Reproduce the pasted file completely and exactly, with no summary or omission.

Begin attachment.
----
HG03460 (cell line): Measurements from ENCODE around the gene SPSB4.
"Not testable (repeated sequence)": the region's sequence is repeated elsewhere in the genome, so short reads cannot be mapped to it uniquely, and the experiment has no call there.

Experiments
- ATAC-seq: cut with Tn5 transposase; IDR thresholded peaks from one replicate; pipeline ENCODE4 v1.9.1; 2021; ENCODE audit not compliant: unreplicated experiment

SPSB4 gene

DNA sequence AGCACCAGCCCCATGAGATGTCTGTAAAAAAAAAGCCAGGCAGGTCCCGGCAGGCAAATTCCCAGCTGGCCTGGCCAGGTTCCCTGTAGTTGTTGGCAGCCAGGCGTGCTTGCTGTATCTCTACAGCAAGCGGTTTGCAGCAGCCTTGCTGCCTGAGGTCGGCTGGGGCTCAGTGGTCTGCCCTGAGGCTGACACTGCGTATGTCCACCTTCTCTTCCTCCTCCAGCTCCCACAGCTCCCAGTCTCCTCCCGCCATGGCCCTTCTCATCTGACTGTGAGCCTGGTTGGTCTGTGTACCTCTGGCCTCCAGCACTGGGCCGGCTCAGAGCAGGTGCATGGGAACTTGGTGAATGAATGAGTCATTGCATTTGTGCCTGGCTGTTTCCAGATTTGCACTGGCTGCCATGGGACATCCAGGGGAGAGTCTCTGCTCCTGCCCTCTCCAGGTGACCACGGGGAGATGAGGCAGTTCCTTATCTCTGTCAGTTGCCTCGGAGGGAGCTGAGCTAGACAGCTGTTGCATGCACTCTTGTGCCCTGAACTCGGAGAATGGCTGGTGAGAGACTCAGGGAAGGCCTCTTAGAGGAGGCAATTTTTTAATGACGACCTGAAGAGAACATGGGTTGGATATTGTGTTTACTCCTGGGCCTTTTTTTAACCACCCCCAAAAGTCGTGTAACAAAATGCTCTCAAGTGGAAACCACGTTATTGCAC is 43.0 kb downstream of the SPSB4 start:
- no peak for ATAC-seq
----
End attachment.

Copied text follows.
HG03460 (cell line): Measurements from ENCODE around the gene SPSB4.
"Not testable (repeated sequence)": the region's sequence is repeated elsewhere in the genome, so short reads cannot be mapped to it uniquely, and the experiment has no call there.

Experiments
- ATAC-seq: cut with Tn5 transposase; IDR thresholded peaks from one replicate; pipeline ENCODE4 v1.9.1; 2021; ENCODE audit not compliant: unreplicated experiment

SPSB4 gene

DNA sequence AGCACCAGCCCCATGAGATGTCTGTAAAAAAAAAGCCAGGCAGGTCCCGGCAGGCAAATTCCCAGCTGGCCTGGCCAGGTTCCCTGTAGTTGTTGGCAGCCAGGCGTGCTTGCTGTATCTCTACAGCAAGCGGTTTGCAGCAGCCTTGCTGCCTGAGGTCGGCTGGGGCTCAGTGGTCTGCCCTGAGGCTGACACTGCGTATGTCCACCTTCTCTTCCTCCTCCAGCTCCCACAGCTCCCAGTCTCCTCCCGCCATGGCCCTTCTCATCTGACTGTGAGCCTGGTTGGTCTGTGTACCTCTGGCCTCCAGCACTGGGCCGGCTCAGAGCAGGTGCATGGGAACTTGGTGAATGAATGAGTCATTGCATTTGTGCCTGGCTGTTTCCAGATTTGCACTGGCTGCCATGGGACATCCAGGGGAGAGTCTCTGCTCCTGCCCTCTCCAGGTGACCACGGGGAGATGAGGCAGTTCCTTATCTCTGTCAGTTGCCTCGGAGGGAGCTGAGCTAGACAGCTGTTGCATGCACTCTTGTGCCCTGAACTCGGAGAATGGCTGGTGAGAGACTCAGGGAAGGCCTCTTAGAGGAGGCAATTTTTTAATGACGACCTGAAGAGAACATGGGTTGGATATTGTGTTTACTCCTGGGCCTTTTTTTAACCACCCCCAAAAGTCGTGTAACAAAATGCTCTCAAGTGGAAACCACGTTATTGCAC is 43.0 kb downstream of the SPSB4 start:
- no peak for ATAC-seq